Friday, January 29, 2010

Money, money, money...


A very interesting meeting, last night's Yardley Constituency Committee. So interesting that Cllr Paul Tilsley spent most of his time working through the emails on his Blackberry, although I'm sure that he was keeping an ear on the discussions. Perhaps he was booking a few anaesthetic-free dental appointments with underperforming council officers.

First up was the financial situation across the constituency. The councillors sat there, impassive and silent, while an officer ran through the report, which was a pile of bad news. This bad news actually dates from last September, as the data has - apparently - not been available until now. Quite how anyone is supposed to manage the constituency without current financial data is entirely beyond me and I simply don't believe that these figures weren't available earlier. The quarter 2 data apparently indicates a forecast overspend at year end (that's the end of March 2010) of £564,000, but this seriously understates the position, because the budget reconciliation is based upon 'efficiencies' of £364,000 being delivered by the end of the year. Given that at the end of September, a grand total of £0 had been delivered and that the councillors failed to deliver £118,000 in 2008/09, the signs aren't good. This means that the true end of year forecast position is likely to be somewhere north of £920,000 - an overspend against locally managed services of some 20%.

I did ask - just as I did at the last financial reporting session - for some details about how these savings are to be achieved, but no answer was forthcoming, either from the officer or his elected masters, who left him to struggle bravely, supporting him by remaining silent and impassive. Some of this overspend has been gifted to Yardley from the centre, as no allowance was made for the costs of retrospective appeals against the outcome of the Pay and Grading exercise. Cllr Whorwood tried to shift the blame for these costs by saying that it would have been cheaper if done earlier, but this ignores the simple facts that the process was flawed and some additional costs should have been factored in from the start. Basic business practice would dictate that, but such was the confidence in the process from the very top that it was thought unnecessary. In any case, only a small part of the overspend relates to Pay and Grading.

The only information available is that £177,000 has apparently been earmarked for recovery against 'general efficiencies.' However, only £52,000 has actually been saved and that is 'not fully in place.' The remaining £125,000 is classified as 'one off savings in place for 2009/10', but it is actually coming from the 'Constituency Investment Fund.' That sounds like a good idea - we need some investment in our constituency, but I suspect that this grand name is actually a cover for the use of central council reserves to try to cover up the failures of the Regressive Partnership. A similar funding solution has been employed in Hall Green, where the Liberal Democrats in charge face swingeing cuts to try and cover a deficit of £1.8 million - comprised of a history of years of overspending and failure to meet savings targets. The short version is that this £125k isn't an efficiency saving, but seems to be an additional chunk of funding from the centre that has been dressed up to look like efficiency.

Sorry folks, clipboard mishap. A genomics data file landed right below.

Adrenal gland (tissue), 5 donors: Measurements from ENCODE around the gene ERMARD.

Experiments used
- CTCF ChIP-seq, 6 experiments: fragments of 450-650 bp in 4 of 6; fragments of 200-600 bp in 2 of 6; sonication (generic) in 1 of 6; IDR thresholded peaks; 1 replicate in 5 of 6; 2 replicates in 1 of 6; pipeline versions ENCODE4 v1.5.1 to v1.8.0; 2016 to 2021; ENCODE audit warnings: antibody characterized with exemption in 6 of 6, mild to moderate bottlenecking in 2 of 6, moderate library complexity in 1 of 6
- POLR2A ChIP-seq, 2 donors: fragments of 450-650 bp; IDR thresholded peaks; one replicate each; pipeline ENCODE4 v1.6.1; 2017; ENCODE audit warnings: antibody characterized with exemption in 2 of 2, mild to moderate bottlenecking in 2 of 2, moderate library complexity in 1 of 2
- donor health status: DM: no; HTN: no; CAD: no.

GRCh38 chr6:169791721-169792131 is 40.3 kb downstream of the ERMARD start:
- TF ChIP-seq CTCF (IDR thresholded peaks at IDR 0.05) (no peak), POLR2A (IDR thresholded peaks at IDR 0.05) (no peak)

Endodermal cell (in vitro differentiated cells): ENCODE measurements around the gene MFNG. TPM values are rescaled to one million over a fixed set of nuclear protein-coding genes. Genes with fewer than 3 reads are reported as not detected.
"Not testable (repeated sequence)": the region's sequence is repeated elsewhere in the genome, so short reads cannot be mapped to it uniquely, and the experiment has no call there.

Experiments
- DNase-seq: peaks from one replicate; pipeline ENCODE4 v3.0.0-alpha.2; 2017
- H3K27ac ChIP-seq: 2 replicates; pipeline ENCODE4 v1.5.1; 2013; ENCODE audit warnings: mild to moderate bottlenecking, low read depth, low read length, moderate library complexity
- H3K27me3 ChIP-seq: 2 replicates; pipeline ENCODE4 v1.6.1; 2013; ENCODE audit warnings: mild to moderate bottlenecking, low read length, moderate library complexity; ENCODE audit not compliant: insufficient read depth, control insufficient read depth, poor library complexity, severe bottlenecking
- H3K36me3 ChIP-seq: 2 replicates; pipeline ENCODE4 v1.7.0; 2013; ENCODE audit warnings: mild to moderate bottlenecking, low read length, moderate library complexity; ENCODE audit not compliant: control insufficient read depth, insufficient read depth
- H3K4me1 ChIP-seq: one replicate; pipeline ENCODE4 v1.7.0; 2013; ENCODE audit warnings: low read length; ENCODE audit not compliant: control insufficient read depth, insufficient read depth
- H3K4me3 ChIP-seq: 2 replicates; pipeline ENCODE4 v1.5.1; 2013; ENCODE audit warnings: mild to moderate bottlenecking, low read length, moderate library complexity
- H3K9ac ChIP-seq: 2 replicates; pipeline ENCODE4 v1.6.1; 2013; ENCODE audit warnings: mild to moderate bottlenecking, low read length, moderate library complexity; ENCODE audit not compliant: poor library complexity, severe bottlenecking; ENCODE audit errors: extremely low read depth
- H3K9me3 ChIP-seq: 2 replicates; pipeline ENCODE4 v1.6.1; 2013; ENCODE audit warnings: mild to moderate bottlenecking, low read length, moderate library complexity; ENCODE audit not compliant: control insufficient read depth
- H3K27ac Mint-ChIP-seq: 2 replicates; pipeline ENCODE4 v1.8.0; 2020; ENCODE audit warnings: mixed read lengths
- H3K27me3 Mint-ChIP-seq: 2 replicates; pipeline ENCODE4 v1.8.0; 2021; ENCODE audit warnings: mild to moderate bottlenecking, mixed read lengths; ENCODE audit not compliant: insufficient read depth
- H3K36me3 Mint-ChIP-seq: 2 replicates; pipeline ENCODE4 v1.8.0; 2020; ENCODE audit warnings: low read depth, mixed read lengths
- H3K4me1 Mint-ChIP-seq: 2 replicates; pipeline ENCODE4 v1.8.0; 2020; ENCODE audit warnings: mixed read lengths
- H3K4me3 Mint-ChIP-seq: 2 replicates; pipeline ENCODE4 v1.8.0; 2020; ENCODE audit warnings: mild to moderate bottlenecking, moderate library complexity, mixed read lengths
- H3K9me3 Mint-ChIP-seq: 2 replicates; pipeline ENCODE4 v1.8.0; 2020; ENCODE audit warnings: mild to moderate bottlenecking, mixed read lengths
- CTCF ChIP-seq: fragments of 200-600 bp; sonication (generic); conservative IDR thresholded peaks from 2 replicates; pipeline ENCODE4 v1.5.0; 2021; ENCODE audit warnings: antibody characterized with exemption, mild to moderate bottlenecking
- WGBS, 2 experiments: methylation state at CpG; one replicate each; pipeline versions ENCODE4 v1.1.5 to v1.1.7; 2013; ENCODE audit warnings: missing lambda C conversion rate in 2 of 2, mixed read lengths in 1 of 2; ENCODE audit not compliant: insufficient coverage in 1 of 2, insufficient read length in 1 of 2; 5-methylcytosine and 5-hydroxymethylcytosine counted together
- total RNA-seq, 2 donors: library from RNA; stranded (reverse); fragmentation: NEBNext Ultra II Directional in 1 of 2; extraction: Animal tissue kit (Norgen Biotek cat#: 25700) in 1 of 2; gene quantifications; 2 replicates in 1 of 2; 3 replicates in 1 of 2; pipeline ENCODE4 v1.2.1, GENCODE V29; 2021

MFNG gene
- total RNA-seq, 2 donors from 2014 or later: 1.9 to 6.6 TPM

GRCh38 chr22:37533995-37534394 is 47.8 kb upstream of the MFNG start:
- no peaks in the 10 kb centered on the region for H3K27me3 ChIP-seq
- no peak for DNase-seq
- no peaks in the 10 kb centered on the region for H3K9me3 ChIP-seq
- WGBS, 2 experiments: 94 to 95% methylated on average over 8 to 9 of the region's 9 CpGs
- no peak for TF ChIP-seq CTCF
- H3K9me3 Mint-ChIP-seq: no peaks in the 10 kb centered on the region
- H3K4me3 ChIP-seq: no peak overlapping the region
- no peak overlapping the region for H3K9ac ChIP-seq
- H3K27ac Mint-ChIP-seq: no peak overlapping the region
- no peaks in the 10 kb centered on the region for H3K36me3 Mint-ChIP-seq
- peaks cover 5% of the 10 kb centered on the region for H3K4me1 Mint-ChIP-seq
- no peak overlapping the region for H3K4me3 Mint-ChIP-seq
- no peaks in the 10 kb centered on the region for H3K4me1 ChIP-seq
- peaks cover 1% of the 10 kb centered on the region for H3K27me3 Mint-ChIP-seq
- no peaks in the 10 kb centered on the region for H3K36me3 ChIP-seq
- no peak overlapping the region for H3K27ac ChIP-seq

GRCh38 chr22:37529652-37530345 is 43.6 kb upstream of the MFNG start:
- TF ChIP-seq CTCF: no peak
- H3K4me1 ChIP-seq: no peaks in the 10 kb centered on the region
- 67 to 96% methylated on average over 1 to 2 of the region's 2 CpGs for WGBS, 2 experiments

There are also problems incurred through the 'Customer First' scheme, which is running late and has therefore failed to deliver the forecast savings within this year, so these will have to be found from somewhere else. It isn't clear who is to blame for this delay or whether any of those costs can be contractually recovered, but Yardley will pay the price in the immediate term.

And there is more. The officer presenting the budget tonight let slip that the, as yet unpublished, figures for the third quarter actually show a further deterioration in performance. I wonder if we'll get those before the end of the financial year? Given that the district auditor has been very critical of the council and has refused to sign off the 2008/09 accounts in time for the deadline last September, I doubt that we'll see quarter three before the end of the financial year.
Perhaps Tilsley should start his 'bad cop' meetings rather closer to home.

Further afield, it seems that major savings within the Business Transformation programme are predicated on the commercial property market picking up and returning to pre-2008 levels within two years.

Plans to sell off surplus offices and raise £49.7 million towards the project have been put on hold following the slump in the commercial property market.But city council analysts expect the bulk of sales to go through by 2012/3 and have included the full amount in their forecasts for the future Business Transformation savings. In the meantime, the shortfall in income is being plugged by high-cost borrowing.According to the latest figures, the council was expected to raise £38 million this year and £7.2 million next. But it will now only reach £2.5 million this year before seeing a rise to £8.8 million next and £36.6 million the year after. Council deputy leader Paul Tilsley, the man heading up the Business Transformation scheme, admitted the authority was assuming the market would return to its pre-recession levels

That may happen, but it is unrealistically optimistic to provide a medium term budget on such a basis.

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